Real-Time Casing-Design Optimization:A Case Study in the Use of Managed-Pressure Drilling To Develop an Adaptive Well Design and Eliminate Casing Strings on a Deepwater Exploration Well
- Catherine Sugden (Blade Energy Partners) | William Bacon (Blade Energy Partners) | Oscar Roberto Gabaldon (Blade Energy Partners) | Jose Umberto Arnaud Borges (Petrobras) | Cristiane Maravilha Soares (Petrobras) | Jose Luiz Falcao (Petrobras) | Emmanuel Franco Nogueira (Petrobras) | Guilherme Siqueira Vanni (Petrobras) | Luis Carlos Chita (Petrobras)
- Document ID
- Society of Petroleum Engineers
- SPE Drilling & Completion
- Publication Date
- December 2014
- Document Type
- Journal Paper
- 386 - 404
- 2014.Society of Petroleum Engineers
- adaptive well construction
- 1 in the last 30 days
- 618 since 2007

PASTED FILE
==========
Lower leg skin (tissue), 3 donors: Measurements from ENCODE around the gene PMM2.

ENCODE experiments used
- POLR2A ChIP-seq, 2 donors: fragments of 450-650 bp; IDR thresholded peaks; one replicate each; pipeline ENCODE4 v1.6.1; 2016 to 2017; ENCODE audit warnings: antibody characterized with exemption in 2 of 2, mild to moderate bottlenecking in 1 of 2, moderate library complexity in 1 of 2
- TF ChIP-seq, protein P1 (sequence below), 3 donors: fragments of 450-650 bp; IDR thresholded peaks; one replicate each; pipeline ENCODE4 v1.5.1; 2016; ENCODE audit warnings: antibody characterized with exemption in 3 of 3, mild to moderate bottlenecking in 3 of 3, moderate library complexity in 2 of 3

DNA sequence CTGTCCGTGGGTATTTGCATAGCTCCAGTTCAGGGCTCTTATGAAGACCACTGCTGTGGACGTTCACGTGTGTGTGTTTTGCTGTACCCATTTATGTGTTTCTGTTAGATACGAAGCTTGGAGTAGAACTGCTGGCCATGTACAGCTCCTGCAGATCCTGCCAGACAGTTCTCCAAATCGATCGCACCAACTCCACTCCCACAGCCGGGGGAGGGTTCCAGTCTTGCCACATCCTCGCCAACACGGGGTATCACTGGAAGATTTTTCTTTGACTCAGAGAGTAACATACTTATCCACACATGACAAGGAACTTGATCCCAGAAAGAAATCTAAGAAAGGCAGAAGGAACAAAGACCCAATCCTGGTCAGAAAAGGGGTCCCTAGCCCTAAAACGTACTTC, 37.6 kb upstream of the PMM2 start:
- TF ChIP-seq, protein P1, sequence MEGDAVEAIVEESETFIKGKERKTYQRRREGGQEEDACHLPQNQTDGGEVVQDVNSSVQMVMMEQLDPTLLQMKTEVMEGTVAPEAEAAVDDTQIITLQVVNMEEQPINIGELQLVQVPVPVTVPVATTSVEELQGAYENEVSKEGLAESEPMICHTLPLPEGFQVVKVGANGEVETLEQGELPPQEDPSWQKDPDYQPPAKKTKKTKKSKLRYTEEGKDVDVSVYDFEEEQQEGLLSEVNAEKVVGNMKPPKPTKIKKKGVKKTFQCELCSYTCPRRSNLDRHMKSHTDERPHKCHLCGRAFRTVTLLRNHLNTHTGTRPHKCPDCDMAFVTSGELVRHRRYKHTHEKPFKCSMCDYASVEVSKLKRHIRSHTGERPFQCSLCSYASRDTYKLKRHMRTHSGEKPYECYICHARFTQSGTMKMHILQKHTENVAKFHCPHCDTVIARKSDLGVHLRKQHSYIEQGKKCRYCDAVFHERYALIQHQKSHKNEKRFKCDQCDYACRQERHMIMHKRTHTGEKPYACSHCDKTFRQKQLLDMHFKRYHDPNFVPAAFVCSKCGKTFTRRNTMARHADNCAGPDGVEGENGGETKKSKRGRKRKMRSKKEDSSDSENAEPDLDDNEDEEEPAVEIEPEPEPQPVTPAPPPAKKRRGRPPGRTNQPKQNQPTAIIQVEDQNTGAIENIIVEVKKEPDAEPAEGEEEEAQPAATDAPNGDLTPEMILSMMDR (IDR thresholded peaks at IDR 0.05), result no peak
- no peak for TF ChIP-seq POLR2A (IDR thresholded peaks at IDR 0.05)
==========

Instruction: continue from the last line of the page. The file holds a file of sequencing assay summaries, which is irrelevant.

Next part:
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A Petrobras deepwater exploration well is planned to be drilled in water depth greater than 2438 m (8,000 ft) offshore Brazil. As is typical of deepwater wells, it has a narrow drilling window between pore pressure and fracture gradient, requiring many casing strings to reach total depth (TD). Because pressure-related problems are often extremely costly when drilling conventionally in deep water, initial design assumptions were conservative, assuming the maximum pore pressure and minimum fracture gradient for casing-point and pipe selection. As with all conventional casing designs, the resulting pipe has limited capacity to withstand increased burst and collapse loads associated with extending hole sections if the opportunity arises. Managed-pressure drilling (MPD) enables the development of an adaptive well design by providing three key advantages over conventional drilling: the ability to detect kicks and losses extremely accurately (in gallons, rather than barrels); the ability to rapidly respond to and dynamically control detected kicks and losses by adjusting backpressure on the annulus, keeping kick volumes small; and the ability to perform dynamic pore-pressure and formation-integrity tests. Detecting and responding rapidly to kicks allows for the well to be designed with smaller kick tolerances. Furthermore, by keeping the kicks small, they can be circulated out quickly without requiring conventional, time-consuming well-control operations, which often lead to further hole problems. When this advantage is coupled with dynamic pore-pressure tests and dynamic formation-integrity tests, real-time optimization of casing points can be achieved safely with reduced risk of costly well-control incidents. The method presented here, applicable to any deepwater well, uses low, expected, and high pore-pressure and fracture-gradient estimates to develop an adaptive casing design for the well. In this paper, kick-tolerance calculations for selecting casing points by use of MPD are defined. The effect of reduced kick-tolerance requirements because of the application of MPD is demonstrated, and an adaptive procedure for real-time design optimization of the well is presented. The method results in decision criteria that identify key depths where casing strings can be eliminated without compromising the ability to reach objective TD. The resulting adaptive casing design will most likely eliminate at least one, and has the potential to eliminate two, casing strings, representing significant cost savings.
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